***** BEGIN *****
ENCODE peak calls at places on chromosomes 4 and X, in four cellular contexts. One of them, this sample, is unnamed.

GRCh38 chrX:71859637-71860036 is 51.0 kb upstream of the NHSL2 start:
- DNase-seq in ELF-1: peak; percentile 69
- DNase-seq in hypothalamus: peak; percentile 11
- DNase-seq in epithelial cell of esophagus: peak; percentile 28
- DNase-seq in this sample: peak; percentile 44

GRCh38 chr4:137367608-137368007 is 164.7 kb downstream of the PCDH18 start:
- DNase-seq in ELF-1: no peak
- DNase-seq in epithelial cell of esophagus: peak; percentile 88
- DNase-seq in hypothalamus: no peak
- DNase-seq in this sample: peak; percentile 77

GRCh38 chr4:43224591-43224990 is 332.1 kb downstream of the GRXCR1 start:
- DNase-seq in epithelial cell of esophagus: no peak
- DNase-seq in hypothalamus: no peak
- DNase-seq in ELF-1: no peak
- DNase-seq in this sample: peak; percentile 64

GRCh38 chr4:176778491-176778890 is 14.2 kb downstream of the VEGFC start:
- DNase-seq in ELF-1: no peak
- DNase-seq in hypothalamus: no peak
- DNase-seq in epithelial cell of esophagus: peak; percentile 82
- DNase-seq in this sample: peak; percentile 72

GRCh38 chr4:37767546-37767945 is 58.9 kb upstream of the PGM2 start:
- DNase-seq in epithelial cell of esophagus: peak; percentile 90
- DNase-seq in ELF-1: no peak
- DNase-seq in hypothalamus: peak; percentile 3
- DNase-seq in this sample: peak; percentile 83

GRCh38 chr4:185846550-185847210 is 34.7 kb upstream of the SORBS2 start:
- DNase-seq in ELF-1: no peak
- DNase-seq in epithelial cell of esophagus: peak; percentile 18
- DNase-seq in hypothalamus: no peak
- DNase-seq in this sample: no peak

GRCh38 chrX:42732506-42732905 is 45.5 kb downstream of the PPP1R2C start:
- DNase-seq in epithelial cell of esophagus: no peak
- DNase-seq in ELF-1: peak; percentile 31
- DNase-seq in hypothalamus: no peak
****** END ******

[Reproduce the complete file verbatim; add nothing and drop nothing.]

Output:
ENCODE peak calls at places on chromosomes 4 and X, in four cellular contexts. One of them, this sample, is unnamed.

GRCh38 chrX:71859637-71860036 is 51.0 kb upstream of the NHSL2 start:
- DNase-seq in ELF-1: peak; percentile 69
- DNase-seq in hypothalamus: peak; percentile 11
- DNase-seq in epithelial cell of esophagus: peak; percentile 28
- DNase-seq in this sample: peak; percentile 44

GRCh38 chr4:137367608-137368007 is 164.7 kb downstream of the PCDH18 start:
- DNase-seq in ELF-1: no peak
- DNase-seq in epithelial cell of esophagus: peak; percentile 88
- DNase-seq in hypothalamus: no peak
- DNase-seq in this sample: peak; percentile 77

GRCh38 chr4:43224591-43224990 is 332.1 kb downstream of the GRXCR1 start:
- DNase-seq in epithelial cell of esophagus: no peak
- DNase-seq in hypothalamus: no peak
- DNase-seq in ELF-1: no peak
- DNase-seq in this sample: peak; percentile 64

GRCh38 chr4:176778491-176778890 is 14.2 kb downstream of the VEGFC start:
- DNase-seq in ELF-1: no peak
- DNase-seq in hypothalamus: no peak
- DNase-seq in epithelial cell of esophagus: peak; percentile 82
- DNase-seq in this sample: peak; percentile 72

GRCh38 chr4:37767546-37767945 is 58.9 kb upstream of the PGM2 start:
- DNase-seq in epithelial cell of esophagus: peak; percentile 90
- DNase-seq in ELF-1: no peak
- DNase-seq in hypothalamus: peak; percentile 3
- DNase-seq in this sample: peak; percentile 83

GRCh38 chr4:185846550-185847210 is 34.7 kb upstream of the SORBS2 start:
- DNase-seq in ELF-1: no peak
- DNase-seq in epithelial cell of esophagus: peak; percentile 18
- DNase-seq in hypothalamus: no peak
- DNase-seq in this sample: no peak

GRCh38 chrX:42732506-42732905 is 45.5 kb downstream of the PPP1R2C start:
- DNase-seq in epithelial cell of esophagus: no peak
- DNase-seq in ELF-1: peak; percentile 31
- DNase-seq in hypothalamus: no peak